Risk


Albert Lamorisse, the screenwriter, producer, and director of award-winning French films, invented Risk in 1957. This board game achieved enormous popularity and later inspired similar ones like The Settlers of Catan and Axis & Allies.


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Photo Courtesy: [picture alliance/picture alliance/Getty Images]


The game board for Risk is a political map of the world, divided into 42 territories across six continents. Players try to capture areas of the map while creating and dissolving alliances with each other.


Mouse Trap


One of the earliest mass-produced three-dimensional board games, Mouse Trap, reached store shelves in 1963. At first, players work together to construct the trap. Then they take turns trying to trap each other's game pieces inside it.


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Photo Courtesy: [H. Armstrong Roberts/ClassicStock/Archive Photos/Getty Images]


Marvin Glass and his company, Marvin Glass and Associates, created Mouse Trap, drawing inspiration from the work of cartoonist Rube Goldberg. They later developed two other games inspired by Goldberg's work, Crazy Clock and Fish Bait.


Battleship


Battleship was initially a paper-and-pencil game, first released in the 1930s under various titles like Salvo and Wings. In 1967, Milton Bradley reintroduced Battleship as a board game that uses plastic pegs and ships.


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Photo Courtesy: [Leonard Adams/Wikimedia Commons]


Each player has a fleet of ships on their game board. Because the locations of the players' ships are not visible to each other, they take turns trying to guess where they are. The ultimate goal of Battleship is to determine the location of every ship in the opposite player's fleet.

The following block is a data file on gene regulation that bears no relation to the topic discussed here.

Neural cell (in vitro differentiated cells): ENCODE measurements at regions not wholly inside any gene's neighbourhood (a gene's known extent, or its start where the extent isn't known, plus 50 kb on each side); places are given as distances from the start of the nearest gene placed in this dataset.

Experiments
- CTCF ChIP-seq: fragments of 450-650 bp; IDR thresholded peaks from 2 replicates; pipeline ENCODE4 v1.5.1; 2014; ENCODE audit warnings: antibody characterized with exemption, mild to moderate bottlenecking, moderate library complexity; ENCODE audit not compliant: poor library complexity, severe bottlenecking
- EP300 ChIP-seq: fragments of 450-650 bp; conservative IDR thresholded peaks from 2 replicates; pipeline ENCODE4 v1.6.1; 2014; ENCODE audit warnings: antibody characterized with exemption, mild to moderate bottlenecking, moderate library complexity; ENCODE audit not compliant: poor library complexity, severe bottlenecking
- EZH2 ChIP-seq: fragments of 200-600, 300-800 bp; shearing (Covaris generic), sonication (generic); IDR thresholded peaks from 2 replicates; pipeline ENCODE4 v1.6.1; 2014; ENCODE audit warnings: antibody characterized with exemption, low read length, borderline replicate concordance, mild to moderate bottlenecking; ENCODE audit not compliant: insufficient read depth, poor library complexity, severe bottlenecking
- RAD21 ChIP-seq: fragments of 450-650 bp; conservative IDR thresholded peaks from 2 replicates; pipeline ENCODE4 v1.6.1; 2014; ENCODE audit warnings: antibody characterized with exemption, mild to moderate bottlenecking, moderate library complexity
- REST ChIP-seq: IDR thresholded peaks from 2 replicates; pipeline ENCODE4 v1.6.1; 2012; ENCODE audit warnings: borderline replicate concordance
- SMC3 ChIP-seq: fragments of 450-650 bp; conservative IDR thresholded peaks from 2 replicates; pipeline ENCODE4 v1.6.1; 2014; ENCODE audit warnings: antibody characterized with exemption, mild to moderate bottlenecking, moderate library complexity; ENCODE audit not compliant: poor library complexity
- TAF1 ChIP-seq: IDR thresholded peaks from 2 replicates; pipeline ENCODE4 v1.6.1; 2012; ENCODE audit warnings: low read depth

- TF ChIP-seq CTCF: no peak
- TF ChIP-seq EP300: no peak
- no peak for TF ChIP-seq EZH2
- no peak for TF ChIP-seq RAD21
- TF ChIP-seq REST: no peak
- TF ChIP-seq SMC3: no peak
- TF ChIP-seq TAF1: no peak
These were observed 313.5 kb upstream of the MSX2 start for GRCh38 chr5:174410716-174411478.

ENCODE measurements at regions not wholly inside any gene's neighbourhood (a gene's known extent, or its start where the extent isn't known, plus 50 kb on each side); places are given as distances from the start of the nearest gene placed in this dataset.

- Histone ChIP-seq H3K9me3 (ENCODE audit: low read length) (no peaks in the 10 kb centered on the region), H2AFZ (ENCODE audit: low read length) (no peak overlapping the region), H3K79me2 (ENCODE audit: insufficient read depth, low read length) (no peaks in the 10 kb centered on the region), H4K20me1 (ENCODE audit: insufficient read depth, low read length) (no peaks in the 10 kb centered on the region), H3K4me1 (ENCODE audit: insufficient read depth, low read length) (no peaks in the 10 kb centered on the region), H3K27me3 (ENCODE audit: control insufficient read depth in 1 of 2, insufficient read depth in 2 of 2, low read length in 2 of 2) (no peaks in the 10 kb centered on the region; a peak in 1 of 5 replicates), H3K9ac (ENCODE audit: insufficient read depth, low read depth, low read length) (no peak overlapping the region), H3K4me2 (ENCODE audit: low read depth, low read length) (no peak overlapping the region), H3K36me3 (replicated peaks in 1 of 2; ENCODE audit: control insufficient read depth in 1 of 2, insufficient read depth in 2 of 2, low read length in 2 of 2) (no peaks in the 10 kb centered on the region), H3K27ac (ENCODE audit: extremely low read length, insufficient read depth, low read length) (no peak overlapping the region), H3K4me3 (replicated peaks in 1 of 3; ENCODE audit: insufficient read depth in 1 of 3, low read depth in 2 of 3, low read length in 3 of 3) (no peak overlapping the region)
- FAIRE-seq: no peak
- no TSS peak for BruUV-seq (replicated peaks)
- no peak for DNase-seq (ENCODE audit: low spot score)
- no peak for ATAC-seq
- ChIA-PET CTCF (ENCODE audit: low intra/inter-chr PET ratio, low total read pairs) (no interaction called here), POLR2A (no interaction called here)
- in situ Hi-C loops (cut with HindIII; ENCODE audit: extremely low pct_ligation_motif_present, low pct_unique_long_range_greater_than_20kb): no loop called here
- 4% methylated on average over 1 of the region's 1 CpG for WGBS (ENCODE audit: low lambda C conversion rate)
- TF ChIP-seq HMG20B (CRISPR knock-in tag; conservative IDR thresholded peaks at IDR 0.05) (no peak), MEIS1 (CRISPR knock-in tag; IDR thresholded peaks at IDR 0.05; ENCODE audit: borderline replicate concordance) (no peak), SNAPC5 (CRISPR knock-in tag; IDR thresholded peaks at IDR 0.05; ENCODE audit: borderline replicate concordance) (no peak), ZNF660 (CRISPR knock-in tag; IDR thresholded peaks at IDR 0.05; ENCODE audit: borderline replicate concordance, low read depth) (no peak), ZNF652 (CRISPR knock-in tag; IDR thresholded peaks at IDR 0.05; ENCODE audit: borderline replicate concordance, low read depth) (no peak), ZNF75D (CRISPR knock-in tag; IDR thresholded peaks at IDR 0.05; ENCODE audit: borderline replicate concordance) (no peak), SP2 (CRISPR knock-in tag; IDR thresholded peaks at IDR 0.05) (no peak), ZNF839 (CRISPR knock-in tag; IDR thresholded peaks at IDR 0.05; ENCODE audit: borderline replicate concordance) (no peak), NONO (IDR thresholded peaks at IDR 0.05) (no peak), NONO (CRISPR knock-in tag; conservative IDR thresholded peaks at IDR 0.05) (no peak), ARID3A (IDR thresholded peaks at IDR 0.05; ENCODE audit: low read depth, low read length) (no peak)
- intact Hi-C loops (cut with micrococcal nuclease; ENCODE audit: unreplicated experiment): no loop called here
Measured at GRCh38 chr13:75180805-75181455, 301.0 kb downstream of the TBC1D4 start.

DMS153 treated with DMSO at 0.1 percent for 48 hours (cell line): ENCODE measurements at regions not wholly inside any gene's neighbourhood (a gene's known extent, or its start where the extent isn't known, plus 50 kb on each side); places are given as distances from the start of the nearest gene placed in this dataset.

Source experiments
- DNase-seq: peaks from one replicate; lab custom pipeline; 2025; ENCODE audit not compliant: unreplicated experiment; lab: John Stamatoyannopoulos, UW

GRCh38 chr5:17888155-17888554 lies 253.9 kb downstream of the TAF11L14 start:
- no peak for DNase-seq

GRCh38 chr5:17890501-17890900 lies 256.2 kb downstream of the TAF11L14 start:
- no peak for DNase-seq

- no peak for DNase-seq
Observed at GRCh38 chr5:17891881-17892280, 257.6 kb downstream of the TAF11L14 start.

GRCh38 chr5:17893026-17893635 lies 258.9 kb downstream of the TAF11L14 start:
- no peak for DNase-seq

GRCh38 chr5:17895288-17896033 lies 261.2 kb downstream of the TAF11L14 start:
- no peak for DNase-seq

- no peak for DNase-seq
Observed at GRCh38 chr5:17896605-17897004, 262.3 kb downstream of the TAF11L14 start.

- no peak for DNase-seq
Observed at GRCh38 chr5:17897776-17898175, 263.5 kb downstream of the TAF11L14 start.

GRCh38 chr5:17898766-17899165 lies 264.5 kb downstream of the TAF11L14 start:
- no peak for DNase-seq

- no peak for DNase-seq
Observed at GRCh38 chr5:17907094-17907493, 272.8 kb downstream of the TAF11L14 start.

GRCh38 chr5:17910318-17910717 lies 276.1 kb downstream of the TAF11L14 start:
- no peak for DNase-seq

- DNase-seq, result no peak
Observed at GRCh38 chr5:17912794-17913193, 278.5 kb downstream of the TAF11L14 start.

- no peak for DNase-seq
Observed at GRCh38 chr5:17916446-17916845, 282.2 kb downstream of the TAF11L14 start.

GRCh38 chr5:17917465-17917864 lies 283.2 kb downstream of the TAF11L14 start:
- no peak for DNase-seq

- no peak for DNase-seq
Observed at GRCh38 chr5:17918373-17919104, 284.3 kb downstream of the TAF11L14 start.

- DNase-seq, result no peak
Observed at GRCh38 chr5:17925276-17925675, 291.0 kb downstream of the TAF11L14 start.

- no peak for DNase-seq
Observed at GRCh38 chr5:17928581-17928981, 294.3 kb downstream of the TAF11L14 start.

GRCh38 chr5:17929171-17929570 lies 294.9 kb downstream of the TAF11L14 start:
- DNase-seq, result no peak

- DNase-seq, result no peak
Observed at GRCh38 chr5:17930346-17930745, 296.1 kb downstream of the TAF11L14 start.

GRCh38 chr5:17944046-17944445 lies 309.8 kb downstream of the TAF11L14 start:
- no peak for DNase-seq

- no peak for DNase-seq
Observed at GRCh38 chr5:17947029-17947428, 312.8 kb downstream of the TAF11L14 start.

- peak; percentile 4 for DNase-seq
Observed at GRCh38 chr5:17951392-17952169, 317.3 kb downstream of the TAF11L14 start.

Connect Four


Released by Milton Bradley in 1974, Connect Four is easily recognizable due to its vertical game board, which has a row of slots along the top. The game is also known by several other names, including Four in a Row and Drop Four.


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Photo Courtesy: [James Petts/Wikimedia Commons]


The goal of Connect Four is for a player to create a row of four checkers before their opponent does. Aside from the original game, variations include Giant Connect Four and two arcade video games produced by Bay Tek Games.


Balderdash


Paul Toyne and Canadian actress Laura M. Robinson invented the board game Balderdash in Toronto, Ontario, in 1984. After a player reads out a question, the other players write down false but realistic sounding answers. These answers, along with the real one, are read aloud, with the players trying to guess the correct answer.


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Photo Courtesy: [Bernard Weil/Toronto Star/Getty Images]


Pictured here are Toyne and Robinson playing Balderdash with several cast members of the Canadian television series Night Heat, in which Robinson played a recurring character. A game show based on the board game aired on Pax TV between 2004 and 2005.


The Settlers Of Catan


The original version of The Settlers of Catan, later known as just Catan, debuted in 1995. One of the first German-style board games to gain popularity outside Europe, it has received numerous awards and sold over 22 million copies in 30 languages.


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Players attempt to create and develop settlements on the island of Catan, acquiring and trading resources along the way. Points are rewarded as these grow, with the first person to accumulate ten points winning the game.


Blokus


Despite the plethora of board games, new ones have appeared in recent decades. Blokus, an abstract strategy game, made its debut in 2000. Created by Bernard Tavitian, a French mathematician, the goal is for players to score points by using their colored pieces to occupy most of the game board.


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Photo Courtesy: [Robert Nickelsberg/Getty Images News/Getty Images]


Since its release, Blokus has received various accolades, including the Mensa Select in 2003 and the 2004 Teacher's Choice Award. There are several variations, including Blokus Trigon, which uses triangular pieces and a hexagonal board.